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Maddocks v. Portland Police Department

United States District Court, D. Maine

December 29, 2016

DALE MADDOCKS, Plaintiff
v.
PORTLAND POLICE DEPARTMENT, et al ., Defendants

          RECOMMENDED DECISION ON MOTION FOR SUMMARY JUDGMENT OF DEFENDANTS CUMBERLAND COUNTY AND JOYCE

          John C. Nivison U.S. Magistrate Judge

         In this action, Plaintiff Dale Maddocks alleges Defendants, including Defendants Cumberland County and Sheriff Kevin Joyce, violated his constitutional rights in connection with an arrest and detention in May, 2013.

         The matter is before the Court on the motion for summary judgment of Defendant Cumberland County and Defendant Joyce. (Motion, ECF No. 57.) Through the motion, the County and Sheriff Joyce seek summary judgment on all of the claims (counts VII, VIII, XIII, and XIV of the amended complaint) asserted against them.

         Following a review of the summary judgment record, I recommend the Court grant the motion.

         Summary Judgment Record

         At summary judgment, the Court ordinarily considers only the facts included in the parties' statements of material facts, which statements must be supported by citations to evidence of record. Federal Rule of Civil Procedure 56(c) and District of Maine Local Rule 56(b) - (d) require the specific citation to record evidence. In addition, Local Rule 56 establishes the manner by which parties must present their factual statements and the evidence on which the statements depend. A party seeking summary judgment thus must file a supporting statement of material facts setting forth each fact in a separately numbered paragraph, with each factual statement followed by a citation to evidence of record that supports the factual statement. D. Me. Loc. R. 56(b), (f).

         A party seeking to oppose a properly filed and supported motion for summary judgment must file an opposing statement of material facts that admits, denies, or qualifies the factual statements made by the moving party. D. Me. Loc. R. 56(c). Unless a statement is admitted, the opposing party must provide a citation to evidence of record that supports the opposing statement. Id. If a party fails to do so, the moving party's factual statements “shall be deemed admitted.” D. Me. Loc. R. 56(f). Moreover, pursuant to Local Rule 7(b), parties are expected to file an objection to a motion if they contest the motion, and unless they do so are “deemed to have waived objection.”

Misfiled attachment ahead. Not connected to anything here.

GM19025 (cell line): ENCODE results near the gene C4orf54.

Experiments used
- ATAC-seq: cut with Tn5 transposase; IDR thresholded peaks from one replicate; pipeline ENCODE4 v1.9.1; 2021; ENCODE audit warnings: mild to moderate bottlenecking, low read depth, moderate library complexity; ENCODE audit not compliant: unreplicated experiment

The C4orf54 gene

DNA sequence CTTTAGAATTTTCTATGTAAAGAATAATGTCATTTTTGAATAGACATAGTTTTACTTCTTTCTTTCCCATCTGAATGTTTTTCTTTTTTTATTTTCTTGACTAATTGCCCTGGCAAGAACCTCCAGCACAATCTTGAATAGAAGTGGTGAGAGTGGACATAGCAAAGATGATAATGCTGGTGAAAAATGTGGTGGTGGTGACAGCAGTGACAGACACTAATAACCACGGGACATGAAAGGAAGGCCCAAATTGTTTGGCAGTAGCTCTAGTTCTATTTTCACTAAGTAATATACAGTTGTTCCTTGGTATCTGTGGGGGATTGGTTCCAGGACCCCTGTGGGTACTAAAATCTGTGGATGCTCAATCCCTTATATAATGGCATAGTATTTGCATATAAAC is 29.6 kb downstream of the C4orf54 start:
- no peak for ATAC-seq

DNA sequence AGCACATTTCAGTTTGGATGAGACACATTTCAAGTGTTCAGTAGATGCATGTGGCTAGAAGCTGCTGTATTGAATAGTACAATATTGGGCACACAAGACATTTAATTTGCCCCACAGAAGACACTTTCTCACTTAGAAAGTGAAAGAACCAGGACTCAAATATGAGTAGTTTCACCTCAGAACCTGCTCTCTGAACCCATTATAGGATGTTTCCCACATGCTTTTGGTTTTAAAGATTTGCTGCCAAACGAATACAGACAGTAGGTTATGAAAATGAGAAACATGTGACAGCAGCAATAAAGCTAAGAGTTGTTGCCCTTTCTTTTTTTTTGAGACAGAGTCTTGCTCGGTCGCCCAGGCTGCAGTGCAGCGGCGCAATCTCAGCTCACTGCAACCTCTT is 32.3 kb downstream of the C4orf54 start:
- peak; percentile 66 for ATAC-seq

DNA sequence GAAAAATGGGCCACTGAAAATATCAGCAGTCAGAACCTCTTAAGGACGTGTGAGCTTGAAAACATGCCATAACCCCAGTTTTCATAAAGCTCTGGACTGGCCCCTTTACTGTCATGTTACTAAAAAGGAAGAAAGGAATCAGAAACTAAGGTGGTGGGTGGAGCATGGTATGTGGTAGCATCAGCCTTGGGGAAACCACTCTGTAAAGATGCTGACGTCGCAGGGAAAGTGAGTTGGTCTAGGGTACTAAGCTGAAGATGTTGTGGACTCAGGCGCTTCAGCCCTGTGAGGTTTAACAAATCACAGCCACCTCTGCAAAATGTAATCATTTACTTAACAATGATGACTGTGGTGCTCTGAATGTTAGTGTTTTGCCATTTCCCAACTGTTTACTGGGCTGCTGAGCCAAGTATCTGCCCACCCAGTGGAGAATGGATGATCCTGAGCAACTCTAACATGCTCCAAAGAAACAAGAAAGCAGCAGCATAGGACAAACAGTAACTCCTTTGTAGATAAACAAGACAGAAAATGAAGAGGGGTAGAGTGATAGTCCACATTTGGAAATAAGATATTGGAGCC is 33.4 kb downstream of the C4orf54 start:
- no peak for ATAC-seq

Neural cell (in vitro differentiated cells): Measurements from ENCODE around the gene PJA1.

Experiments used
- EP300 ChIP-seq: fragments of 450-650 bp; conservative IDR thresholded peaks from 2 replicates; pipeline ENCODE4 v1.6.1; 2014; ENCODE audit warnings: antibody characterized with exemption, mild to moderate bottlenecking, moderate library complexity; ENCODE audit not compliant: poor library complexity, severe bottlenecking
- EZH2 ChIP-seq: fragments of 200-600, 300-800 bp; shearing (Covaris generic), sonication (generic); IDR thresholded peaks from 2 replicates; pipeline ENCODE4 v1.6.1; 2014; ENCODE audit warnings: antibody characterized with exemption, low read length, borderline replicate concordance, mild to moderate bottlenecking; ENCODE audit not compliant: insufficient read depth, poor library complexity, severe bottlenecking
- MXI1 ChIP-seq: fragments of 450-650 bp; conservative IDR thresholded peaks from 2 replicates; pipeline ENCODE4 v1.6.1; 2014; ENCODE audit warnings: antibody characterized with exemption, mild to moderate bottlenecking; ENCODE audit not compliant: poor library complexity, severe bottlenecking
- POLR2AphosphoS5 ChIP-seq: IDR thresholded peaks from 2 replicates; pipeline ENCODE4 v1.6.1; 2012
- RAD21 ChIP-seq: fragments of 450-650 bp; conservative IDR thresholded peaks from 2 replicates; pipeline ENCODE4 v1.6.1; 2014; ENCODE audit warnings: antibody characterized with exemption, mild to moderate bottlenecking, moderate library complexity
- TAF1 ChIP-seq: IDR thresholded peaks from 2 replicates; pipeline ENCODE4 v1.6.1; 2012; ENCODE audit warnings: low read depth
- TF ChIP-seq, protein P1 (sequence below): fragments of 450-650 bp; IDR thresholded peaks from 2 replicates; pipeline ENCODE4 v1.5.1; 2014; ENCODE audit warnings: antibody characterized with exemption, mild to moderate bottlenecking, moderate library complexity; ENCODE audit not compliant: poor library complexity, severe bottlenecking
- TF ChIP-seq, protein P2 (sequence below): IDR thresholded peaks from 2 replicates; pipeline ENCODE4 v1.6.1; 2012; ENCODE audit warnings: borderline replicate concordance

A court, however, “may not automatically grant a motion for summary judgment simply because the opposing party failed to comply with a local rule requiring a response within a certain number of days.” NEPSK, Inc. v. Town of Houlton, 283 F.3d 1, 7-8 (1st Cir. 2002). Instead, courts must assess whether the movant has shown “that there is no genuine dispute as to any material fact and the movant is entitled to judgment as a matter of law.” Fed.R.Civ.P. 56(a).

         In this case, the summary judgment record consists of the Local Rule 56 record filed by Defendants Cumberland County and Joyce. Plaintiff's First Amended Complaint (Complaint, ECF No. 19) is unsworn and Plaintiff did not file an opposing statement of material facts or any record material.

         Background Facts

         In his amended complaint, Plaintiff alleges that members of the Portland, Maine, police force falsely arrested him on May 8, 2013. (Complaint ¶¶ 10 -15.) Plaintiff further asserts that following his arrest, a certain deputy and “corrections officers Moody and McCarty, ” all employed by Cumberland County, used excessive force against him while he was detained at the Cumberland County Jail, left him overnight with inadequate clothing in an air conditioned room, taunted him periodically through the night, and ignored his complaints of severe pain as a result of their use of force. (Id. ¶¶ 16 - 23.)

         Plaintiff also maintains the sheriff's deputy and corrections officers were inadequately trained and supervised. Plaintiff contends that because Defendant Joyce is responsible for establishing policies and procedures for the Cumberland County Jail, and for training jail staff, he can recover against Defendant Joyce for the violation of his rights under 42 U.S.C. § 1983 and the Maine Civil Rights Act, 5 M.R.S. § 4682. (Id., Count VII, ¶¶ 67 - 72, Count XIII, ¶¶ 99 - 104.) Relatedly, Plaintiff asserts a claim against Defendant Cumberland County because Defendant Joyce has final policy-making authority for the County regarding the operation of the Cumberland County Jail. (Id., Count VIII, ¶¶ 73 - 77, Count XIV, ¶¶ 105 - 109.)

         The uncontroverted record evidence establishes the following:

1. Defendant Moody has been a corrections officer at the Cumberland County Jail since 2003. (Erik Moody Aff., ...

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